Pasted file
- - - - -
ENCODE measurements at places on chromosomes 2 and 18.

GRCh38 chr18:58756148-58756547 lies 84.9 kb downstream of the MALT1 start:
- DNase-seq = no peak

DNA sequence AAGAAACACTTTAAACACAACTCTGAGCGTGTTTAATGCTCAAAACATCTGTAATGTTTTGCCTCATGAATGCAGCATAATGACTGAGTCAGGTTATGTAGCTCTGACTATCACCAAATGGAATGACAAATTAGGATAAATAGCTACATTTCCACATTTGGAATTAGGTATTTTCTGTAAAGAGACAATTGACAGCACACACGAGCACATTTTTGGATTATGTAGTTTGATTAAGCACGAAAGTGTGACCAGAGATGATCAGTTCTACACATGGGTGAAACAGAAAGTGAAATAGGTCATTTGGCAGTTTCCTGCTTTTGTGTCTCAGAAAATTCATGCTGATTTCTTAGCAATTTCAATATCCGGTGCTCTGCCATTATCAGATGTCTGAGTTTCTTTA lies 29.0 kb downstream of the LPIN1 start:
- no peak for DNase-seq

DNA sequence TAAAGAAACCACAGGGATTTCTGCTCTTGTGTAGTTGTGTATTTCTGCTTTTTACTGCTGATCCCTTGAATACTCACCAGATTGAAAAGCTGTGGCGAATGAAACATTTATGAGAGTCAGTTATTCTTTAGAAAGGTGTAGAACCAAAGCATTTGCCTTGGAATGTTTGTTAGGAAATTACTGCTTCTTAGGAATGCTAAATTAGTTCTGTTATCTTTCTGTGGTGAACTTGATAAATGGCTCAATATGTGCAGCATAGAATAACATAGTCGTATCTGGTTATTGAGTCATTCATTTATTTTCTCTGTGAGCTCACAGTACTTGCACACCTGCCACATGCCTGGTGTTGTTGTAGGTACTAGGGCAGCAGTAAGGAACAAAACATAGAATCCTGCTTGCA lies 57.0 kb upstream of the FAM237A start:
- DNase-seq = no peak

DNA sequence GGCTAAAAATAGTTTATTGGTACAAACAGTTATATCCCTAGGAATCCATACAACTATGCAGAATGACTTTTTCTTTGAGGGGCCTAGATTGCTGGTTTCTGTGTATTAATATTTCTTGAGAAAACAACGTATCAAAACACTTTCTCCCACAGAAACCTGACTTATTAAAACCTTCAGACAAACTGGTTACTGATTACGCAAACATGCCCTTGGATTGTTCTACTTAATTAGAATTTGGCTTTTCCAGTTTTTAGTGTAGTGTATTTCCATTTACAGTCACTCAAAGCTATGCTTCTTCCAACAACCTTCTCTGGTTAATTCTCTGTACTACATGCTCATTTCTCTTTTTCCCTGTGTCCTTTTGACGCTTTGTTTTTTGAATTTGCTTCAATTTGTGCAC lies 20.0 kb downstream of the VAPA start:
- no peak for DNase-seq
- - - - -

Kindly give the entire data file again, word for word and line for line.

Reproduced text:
ENCODE measurements at places on chromosomes 2 and 18.

GRCh38 chr18:58756148-58756547 lies 84.9 kb downstream of the MALT1 start:
- DNase-seq = no peak

DNA sequence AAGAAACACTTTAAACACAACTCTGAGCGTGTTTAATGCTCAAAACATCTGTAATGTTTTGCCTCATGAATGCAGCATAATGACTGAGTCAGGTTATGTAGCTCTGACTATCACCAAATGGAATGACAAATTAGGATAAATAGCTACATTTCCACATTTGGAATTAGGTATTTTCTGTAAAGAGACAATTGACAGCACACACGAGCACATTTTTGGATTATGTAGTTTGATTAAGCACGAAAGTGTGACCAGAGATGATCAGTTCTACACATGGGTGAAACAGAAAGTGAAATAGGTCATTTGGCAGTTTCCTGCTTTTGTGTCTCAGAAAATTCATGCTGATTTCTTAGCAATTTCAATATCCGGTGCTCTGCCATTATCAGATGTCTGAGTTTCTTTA lies 29.0 kb downstream of the LPIN1 start:
- no peak for DNase-seq

DNA sequence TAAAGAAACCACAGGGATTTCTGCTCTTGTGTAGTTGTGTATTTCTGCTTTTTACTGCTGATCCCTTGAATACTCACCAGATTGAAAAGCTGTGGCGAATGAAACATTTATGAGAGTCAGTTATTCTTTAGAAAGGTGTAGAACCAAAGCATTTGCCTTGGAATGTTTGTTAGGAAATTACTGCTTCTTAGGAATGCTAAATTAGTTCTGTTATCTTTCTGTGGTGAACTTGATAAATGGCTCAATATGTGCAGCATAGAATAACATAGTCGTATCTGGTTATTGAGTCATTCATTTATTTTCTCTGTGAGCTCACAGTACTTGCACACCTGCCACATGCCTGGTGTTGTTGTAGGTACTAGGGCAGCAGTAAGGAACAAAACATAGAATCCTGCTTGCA lies 57.0 kb upstream of the FAM237A start:
- DNase-seq = no peak

DNA sequence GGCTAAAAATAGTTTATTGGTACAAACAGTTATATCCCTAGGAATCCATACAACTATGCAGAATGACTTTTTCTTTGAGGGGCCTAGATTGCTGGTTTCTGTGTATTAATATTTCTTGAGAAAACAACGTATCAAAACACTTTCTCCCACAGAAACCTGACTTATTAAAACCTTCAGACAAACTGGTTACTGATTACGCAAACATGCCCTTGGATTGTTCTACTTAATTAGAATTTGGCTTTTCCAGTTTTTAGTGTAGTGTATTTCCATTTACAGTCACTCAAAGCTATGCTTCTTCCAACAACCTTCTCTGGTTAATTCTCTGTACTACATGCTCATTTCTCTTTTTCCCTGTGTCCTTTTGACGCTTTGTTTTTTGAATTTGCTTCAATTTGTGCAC lies 20.0 kb downstream of the VAPA start:
- no peak for DNase-seq